Yumeitrius Manuel, a resident of Montgomery, Ala., was sentenced today in the Middle District of Alabama to 81 months in federal prison for filing false tax returns using stolen identities, the Justice Department and Internal Revenue Service (IRS) announced.
On Jan. 11, 2012, Manuel pleaded guilty to charges of conspiracy to defraud the government and aggravated identity theft. He was indicted by a federal grand jury on July 27, 2011, on charges of conspiracy, aggravated identity theft, wire fraud and false claims.
According to court documents, Manuel and his co-conspirator, Margaret Kirksey, each owned and operated a tax preparation business in Montgomery, located in the same physical place. The two fraudulently inflated tax refunds by placing false information on their clients’ tax returns. They also filed tax returns in the names and Social Security numbers of individuals who did not know about, and did not authorize, the filing of tax returns on their behalf. Both Manuel and Kirksey admitted that their respective crimes involved over $1 million in tax loss and more than 50 victims of identity theft. Kirksey also pleaded guilty to the conspiracy and to aggravated identity theft, and was sentenced on May 8, 2012, to 81 months in federal prison.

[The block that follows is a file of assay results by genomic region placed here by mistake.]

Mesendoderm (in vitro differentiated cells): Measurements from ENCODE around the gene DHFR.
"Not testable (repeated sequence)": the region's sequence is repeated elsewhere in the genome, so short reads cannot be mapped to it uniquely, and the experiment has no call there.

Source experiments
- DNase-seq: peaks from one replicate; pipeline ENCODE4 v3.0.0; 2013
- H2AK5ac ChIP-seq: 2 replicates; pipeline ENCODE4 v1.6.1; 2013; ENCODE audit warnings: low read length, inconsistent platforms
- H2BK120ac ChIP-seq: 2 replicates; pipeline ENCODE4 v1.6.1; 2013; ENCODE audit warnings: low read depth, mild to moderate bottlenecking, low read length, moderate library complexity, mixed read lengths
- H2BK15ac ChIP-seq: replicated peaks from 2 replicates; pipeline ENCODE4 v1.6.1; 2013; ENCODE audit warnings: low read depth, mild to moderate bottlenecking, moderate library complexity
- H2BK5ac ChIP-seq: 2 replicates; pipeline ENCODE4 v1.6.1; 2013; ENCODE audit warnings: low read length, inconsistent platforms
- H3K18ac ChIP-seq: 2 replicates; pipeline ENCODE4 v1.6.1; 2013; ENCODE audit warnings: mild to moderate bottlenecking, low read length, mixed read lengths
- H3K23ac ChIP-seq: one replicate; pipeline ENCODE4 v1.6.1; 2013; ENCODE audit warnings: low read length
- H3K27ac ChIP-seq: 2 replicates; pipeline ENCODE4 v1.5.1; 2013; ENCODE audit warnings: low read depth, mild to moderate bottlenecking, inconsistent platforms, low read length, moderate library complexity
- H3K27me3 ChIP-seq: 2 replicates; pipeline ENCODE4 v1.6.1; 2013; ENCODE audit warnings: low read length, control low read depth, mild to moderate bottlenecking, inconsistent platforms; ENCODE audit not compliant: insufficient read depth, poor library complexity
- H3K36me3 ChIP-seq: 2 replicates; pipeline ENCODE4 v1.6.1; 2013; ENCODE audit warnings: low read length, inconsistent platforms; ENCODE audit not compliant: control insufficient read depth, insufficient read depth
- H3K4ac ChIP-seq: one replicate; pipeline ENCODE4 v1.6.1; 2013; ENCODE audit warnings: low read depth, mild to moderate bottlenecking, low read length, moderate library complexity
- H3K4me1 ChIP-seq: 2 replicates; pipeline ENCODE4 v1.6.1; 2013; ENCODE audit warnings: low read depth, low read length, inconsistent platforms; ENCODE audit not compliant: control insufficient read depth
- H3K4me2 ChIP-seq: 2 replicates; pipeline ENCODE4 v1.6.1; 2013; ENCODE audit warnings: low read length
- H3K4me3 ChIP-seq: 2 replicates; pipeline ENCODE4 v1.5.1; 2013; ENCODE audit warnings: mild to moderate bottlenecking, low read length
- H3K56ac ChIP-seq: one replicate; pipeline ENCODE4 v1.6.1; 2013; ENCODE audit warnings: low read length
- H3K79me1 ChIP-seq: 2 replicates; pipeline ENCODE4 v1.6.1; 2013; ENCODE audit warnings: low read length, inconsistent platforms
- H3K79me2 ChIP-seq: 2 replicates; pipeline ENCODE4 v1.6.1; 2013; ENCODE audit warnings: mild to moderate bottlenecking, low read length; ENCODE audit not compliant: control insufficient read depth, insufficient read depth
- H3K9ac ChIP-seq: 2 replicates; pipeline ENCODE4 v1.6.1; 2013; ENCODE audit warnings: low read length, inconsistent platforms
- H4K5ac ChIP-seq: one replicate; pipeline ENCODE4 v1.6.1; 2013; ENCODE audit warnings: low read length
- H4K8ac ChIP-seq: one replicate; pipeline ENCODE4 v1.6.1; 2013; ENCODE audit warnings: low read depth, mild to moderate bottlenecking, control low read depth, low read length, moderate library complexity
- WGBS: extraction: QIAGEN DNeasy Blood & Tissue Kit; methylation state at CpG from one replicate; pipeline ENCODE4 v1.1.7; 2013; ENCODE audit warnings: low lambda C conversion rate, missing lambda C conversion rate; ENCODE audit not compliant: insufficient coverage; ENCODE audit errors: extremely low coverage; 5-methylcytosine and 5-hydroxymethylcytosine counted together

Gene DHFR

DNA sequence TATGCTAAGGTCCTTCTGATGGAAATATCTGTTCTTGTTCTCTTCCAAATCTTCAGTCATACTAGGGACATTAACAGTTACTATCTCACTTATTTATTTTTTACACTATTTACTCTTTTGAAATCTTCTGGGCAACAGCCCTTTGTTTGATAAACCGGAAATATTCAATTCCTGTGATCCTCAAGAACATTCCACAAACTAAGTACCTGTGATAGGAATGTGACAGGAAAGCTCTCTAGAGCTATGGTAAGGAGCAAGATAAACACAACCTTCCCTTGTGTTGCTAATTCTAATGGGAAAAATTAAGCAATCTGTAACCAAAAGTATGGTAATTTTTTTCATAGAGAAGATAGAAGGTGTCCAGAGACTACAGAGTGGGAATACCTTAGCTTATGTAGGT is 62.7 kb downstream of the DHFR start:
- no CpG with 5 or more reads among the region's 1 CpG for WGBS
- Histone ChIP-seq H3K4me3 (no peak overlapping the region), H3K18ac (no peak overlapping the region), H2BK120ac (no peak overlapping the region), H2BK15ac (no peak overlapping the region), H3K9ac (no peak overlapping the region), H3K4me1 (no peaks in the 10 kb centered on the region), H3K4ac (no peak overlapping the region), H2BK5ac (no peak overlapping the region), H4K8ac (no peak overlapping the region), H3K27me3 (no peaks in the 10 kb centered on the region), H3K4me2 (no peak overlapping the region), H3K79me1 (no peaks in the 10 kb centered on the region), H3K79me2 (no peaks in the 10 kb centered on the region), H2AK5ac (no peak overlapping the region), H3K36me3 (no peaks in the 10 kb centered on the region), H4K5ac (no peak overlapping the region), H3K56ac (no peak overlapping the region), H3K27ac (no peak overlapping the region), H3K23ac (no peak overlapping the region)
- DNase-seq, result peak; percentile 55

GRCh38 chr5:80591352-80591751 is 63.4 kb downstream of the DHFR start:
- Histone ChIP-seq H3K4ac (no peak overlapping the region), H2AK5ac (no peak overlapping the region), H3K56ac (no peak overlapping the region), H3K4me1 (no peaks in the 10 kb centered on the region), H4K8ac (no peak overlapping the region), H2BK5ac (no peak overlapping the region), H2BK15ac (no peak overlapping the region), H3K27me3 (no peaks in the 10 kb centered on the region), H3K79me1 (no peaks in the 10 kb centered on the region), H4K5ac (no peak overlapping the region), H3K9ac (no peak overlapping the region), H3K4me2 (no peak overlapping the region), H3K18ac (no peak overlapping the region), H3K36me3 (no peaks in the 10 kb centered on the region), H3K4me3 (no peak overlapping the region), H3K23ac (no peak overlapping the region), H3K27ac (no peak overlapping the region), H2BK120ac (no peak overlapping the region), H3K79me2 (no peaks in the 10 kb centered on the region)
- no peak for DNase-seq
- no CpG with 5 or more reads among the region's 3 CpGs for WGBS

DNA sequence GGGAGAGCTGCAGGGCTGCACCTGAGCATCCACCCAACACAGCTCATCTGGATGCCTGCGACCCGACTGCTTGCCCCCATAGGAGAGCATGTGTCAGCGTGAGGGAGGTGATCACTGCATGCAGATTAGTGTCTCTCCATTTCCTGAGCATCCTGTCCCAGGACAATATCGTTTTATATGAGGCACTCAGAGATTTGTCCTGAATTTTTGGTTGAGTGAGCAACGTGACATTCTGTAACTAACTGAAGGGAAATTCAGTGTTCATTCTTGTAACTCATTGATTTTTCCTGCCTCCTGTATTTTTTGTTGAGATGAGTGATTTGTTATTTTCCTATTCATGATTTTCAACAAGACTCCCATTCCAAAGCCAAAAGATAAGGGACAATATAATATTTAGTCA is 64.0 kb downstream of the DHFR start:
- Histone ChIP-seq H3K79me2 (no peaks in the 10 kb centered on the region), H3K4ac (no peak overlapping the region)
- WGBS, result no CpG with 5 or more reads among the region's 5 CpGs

U.S. District Judge Mark E. Fuller also ordered Manuel to pay $52,242 in restitution to the IRS.
Kathryn Keneally, Assistant Attorney General for the Justice Department’s Tax Division, commended the investigative efforts of IRS ‑ Criminal Investigation special agents, who investigated the case, and Tax Division Trial Attorneys Justin Gelfand and Jason Poole, who prosecuted the case.